Human resources director Ben Hunt said next year, deputies will make up to $37.64 an hour and in 2025 it will be up to $41.02. The current maximum pay is $33.55 an hour.
Burchett said this pay increase is crucial to retain deputies and encourage recruitment to a dangerous job.
“Our deputies put their lives on the line every day to go out there and assist and make this community safe, and they deserve to be paid for it,” Burchett said.
The agency negotiated the wage increases with its union for about a month or two before coming to an agreement, Hunt said.
In July, Sheriff Deb Burchett wrote in a letter to county commissioners that the agency would request about a $2 million budget increase for next year, with a “substantial portion” to be allocated to the wage increase to allow it to “become competitive in recruiting, employing, and retaining qualified deputies.”
“At this moment, the wage scale of the sheriff’s office is non-competitive,” Burchett wrote in the letter. “The city of Springfield is now paying its police officers $4.75 more per hour (than) Clark County deputies make under the current collective bargaining agreement and 2023 budget.”
Burchett wrote that the agency has worked tirelessly to serve Clark County residents during “times of calm and emergencies,” like the COVID-19 pandemic, community unrest and a mental health crisis. She cited the deaths of deputies Matthew Yates and Suzanne Hopper as outcomes of these risks.
“Throughout the COVID pandemic, sheriff’s deputies were vigilant in performing their duties,” Burchett wrote. “The deputies provided effective and professional service during community unrest. The resulting mental health epidemic has increased the risks which the deputies face daily.”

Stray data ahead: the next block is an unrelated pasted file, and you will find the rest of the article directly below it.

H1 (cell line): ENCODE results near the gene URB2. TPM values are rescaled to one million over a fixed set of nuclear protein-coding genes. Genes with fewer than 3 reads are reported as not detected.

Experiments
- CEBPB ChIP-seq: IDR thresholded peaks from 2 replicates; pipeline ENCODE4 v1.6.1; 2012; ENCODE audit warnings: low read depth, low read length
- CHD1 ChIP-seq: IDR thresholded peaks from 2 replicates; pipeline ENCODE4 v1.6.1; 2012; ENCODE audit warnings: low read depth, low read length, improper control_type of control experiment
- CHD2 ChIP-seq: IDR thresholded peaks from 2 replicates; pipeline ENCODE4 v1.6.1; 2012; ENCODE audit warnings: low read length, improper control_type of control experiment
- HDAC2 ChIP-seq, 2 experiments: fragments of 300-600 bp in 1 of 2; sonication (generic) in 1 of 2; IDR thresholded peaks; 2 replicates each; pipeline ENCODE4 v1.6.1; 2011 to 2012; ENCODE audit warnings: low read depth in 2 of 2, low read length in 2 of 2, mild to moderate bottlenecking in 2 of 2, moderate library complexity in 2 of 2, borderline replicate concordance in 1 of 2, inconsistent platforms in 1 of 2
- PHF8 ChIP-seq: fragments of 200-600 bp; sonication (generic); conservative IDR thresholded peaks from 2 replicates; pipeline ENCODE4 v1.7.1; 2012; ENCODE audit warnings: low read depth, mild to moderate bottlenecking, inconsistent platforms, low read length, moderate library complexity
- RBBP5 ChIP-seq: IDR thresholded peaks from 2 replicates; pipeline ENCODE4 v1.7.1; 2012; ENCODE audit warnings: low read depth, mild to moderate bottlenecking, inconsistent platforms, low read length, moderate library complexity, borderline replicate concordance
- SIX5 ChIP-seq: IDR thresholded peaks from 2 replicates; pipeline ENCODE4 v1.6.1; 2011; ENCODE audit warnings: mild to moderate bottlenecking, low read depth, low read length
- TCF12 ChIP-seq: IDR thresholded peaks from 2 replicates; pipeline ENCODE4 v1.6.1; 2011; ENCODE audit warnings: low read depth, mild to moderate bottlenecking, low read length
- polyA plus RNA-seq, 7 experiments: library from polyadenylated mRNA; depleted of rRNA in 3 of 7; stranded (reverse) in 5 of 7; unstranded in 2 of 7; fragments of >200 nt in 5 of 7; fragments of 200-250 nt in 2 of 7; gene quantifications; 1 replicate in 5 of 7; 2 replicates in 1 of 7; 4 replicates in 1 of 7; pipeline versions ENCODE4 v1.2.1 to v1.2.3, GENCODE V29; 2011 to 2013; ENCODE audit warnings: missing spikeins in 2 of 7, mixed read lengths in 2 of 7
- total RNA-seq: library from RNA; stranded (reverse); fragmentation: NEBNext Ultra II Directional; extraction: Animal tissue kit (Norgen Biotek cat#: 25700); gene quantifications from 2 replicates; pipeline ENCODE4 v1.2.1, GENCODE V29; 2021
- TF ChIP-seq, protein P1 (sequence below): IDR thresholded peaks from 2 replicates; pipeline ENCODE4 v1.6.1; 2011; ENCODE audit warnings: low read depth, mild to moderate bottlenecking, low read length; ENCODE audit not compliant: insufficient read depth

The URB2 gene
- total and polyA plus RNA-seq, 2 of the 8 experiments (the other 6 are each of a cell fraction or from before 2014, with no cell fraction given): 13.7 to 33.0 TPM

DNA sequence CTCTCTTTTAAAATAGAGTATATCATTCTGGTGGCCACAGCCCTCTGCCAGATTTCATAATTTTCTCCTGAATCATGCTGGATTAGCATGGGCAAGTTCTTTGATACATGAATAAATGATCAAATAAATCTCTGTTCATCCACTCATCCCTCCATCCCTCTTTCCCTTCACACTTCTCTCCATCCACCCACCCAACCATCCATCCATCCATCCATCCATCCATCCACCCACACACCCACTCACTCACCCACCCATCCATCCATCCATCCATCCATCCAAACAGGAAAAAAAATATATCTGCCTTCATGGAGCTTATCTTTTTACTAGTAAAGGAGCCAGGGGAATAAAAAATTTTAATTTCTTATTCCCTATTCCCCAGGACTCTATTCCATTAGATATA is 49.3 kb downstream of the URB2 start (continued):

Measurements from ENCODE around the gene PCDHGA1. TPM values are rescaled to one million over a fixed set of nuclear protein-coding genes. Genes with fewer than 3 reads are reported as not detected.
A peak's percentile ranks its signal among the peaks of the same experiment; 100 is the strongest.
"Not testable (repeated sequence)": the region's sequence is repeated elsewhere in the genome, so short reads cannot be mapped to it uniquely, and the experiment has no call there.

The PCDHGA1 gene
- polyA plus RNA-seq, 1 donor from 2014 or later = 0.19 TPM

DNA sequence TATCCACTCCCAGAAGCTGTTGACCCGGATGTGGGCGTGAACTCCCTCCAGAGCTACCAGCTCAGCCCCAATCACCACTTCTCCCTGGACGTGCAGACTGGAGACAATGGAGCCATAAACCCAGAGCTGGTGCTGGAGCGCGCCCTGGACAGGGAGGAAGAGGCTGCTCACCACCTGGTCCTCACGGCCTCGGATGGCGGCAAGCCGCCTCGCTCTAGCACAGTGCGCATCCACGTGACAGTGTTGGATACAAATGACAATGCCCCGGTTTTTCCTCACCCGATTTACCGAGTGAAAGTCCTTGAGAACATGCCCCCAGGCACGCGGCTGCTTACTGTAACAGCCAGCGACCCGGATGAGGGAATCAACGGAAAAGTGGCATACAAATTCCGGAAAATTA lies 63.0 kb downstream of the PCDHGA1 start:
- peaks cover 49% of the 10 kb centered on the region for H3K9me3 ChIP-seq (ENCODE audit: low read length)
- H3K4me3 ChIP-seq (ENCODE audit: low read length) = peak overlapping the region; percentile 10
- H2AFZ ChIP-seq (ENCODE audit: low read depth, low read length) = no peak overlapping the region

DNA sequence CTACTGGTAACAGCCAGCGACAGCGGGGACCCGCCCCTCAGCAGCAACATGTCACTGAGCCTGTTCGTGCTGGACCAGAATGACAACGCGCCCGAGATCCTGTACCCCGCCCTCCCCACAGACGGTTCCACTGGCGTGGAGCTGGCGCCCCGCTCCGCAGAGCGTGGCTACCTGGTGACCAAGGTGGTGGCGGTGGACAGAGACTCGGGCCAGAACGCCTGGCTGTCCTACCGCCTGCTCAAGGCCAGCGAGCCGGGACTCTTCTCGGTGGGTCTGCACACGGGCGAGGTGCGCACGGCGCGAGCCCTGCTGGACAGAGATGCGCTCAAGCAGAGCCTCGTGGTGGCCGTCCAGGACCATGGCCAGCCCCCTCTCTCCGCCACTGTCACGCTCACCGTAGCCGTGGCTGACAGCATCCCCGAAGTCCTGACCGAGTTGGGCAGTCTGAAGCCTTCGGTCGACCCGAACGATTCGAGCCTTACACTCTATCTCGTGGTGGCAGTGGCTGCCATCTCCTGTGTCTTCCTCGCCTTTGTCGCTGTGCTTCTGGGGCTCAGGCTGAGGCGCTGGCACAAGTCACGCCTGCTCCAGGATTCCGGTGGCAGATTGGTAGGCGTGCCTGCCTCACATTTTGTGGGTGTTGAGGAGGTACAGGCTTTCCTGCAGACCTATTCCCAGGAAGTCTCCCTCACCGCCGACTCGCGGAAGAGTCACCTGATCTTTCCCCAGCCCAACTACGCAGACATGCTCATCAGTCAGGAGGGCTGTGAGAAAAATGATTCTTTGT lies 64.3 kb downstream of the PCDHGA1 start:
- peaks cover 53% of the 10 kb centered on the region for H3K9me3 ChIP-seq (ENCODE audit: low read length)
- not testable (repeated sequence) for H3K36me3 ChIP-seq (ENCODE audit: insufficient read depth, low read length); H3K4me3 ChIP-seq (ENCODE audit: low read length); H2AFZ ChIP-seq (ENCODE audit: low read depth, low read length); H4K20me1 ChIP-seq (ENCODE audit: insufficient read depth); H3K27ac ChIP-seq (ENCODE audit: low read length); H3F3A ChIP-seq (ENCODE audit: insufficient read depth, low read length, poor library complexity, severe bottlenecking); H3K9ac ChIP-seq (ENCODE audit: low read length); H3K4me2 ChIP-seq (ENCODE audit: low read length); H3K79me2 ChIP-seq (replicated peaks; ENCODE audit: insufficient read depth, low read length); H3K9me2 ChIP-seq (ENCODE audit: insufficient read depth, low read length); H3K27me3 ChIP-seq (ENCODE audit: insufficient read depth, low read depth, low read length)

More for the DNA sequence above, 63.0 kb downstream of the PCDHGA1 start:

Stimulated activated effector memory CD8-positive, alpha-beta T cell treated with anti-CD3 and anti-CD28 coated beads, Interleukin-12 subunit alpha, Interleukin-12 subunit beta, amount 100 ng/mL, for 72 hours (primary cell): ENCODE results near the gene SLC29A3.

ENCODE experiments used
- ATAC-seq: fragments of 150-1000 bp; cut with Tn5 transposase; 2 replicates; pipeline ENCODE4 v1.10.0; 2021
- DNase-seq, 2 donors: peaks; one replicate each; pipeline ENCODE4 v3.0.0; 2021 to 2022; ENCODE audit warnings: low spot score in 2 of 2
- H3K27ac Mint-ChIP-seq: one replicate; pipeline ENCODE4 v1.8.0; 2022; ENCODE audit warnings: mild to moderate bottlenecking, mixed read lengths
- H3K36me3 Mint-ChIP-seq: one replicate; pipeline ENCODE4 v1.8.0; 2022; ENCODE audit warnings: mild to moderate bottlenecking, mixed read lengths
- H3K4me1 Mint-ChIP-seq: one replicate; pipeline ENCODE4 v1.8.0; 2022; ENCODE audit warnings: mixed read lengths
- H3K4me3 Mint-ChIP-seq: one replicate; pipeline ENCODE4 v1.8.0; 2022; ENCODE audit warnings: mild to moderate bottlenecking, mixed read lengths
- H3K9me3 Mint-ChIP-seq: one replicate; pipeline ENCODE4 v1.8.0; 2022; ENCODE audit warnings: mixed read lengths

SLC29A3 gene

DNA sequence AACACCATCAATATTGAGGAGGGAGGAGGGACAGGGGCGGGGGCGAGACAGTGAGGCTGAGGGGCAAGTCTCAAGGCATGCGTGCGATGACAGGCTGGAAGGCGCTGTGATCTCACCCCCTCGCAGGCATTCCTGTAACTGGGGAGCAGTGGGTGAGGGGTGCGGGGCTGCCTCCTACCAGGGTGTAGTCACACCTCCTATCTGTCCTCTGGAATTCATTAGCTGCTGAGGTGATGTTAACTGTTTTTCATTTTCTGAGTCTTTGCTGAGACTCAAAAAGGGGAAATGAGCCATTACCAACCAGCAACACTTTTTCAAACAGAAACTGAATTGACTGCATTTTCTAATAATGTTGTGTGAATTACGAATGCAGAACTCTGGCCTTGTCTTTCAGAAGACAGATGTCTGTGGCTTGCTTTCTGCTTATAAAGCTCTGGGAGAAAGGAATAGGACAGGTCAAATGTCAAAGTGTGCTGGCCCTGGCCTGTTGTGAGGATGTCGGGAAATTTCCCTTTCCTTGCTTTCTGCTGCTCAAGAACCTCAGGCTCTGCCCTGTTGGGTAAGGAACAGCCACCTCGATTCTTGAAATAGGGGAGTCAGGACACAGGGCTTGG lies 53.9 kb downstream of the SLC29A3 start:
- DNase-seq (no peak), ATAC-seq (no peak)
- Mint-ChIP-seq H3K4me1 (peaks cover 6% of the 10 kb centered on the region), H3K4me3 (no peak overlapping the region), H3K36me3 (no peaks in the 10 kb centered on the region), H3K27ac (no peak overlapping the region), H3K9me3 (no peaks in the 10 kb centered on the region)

The sheriff’s office had submitted a proposal in summer 2022 to use part of its funding to increase deputy wages by $3 pursuant to the American Rescue Plan Act, Burchett wrote. She said that the agency would have been able to sustain the increase for three years without impacting the county’s general fund.
Burchett told the News-Sun that the wage increase combined with recent changes allowing corrections officers to work in the county jail and just sworn-in deputies to work road patrol instead of the jail first, the sheriff’s office will be more competitive, perhaps losing less deputies to places that pay more, like the Franklin County Jail.
The sheriff said the agency is currently doing “fairly well” with staffing, but still has the occasional shortage, like when deputies are pulled off road patrol to sit with inmates in the hospital — something corrections officers are not able to do.
Burchett said that the raise would not have been possible without the Clark County commissioners and the community.
“We just want to thank the county commissioners and the Clark County community, who are so important to the sheriff’s office,” Burchett said.